You’re probably familiar with seeing “free range” on menus at super hip, organic restaurants, but what does it mean when it comes to parenting? Well that depends on who you ask. Some think free-range parenting is inherently dangerous, like the people who called the cops on a Maryland couple who let their children play alone at the park. Yet others just want to embrace a more relaxed lifestyle, like giving their child a 1970s summer.
This trend for a less restrictive style of parenting seems to have its roots firmly placed in nostalgia, when things were more carefree. This longing for a simpler time isn’t really a new trend, though. It’s almost like a guilty pleasure to indulge in a fantasy world where there are fewer restrictions and more freedom.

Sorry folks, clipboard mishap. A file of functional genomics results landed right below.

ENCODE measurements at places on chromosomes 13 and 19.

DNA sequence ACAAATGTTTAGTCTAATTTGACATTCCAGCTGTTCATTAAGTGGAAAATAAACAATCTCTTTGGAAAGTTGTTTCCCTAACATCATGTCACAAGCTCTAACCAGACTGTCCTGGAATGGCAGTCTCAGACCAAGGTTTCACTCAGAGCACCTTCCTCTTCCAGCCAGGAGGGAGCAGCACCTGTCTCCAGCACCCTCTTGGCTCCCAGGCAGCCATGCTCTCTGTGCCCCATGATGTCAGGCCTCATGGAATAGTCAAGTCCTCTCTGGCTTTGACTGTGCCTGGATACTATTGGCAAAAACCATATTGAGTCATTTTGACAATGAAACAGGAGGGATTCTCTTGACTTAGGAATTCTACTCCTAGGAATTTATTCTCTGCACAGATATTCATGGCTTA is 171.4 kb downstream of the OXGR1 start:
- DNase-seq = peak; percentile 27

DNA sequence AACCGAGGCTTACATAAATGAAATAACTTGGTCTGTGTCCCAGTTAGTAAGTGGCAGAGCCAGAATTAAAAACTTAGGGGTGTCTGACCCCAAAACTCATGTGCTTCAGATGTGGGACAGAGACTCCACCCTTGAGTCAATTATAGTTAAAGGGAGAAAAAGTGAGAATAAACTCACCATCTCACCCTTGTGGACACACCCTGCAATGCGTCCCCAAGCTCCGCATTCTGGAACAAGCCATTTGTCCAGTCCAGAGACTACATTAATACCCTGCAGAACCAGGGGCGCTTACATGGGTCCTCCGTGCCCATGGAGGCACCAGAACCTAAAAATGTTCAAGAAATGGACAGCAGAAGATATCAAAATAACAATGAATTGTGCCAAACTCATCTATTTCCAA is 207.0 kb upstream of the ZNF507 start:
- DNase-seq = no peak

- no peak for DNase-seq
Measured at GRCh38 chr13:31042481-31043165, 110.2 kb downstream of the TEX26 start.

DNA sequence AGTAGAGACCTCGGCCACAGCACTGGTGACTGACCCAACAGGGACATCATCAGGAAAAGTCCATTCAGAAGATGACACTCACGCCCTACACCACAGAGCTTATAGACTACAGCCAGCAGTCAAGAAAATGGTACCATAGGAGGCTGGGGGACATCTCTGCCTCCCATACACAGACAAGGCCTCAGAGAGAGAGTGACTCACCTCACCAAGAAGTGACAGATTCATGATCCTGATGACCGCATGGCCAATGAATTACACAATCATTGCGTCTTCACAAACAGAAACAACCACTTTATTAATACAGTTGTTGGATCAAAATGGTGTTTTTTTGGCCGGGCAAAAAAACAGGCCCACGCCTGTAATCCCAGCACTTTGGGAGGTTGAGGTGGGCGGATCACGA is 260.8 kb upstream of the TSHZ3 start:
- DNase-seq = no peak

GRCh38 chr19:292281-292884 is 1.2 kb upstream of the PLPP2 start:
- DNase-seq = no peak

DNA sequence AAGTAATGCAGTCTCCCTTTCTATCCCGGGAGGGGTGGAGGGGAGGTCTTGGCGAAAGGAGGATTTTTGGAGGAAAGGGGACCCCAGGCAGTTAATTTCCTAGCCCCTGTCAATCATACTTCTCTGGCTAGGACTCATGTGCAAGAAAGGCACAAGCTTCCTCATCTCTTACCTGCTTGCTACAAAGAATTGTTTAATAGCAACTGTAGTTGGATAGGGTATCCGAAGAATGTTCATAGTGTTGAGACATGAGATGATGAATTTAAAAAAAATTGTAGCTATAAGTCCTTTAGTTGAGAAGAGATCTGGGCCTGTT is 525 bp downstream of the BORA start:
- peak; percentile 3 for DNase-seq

But as I read more about Free-Range Parenting (FRP), I was increasingly intrigued. My son can be insanely adventurous at home: attempting to climb out of his crib, seeing how many Goldfish he can fit in his mouth, the list goes on and on. But when we’re in large crowds, he clings to me and my partner tighter than a Chinese Finger Trap. I was hopeful that by exposing him to the FRP model, he would be less scared in public situations and more independent. Some of the fundamental principles – encouraging children to test limits, explore their environment, and worry less – seemed like they would do just that.
I’ve never been a “Helicopter Mom,” but I still wasn’t sure if FRP was right for me. Maybe it was all my years of binge-watching Law and Order: SVU that had me overly nervous when the idea of “letting go” came up. Even so, I didn’t want to let my fear hold me or my son back from trying new things. So I decided to test out the FRP style of parenting to see what impact – if any – it would have on my little family. For seven consecutive days, I decided to document the pros and cons we experienced by employing some of the FRP methods into our daily routine.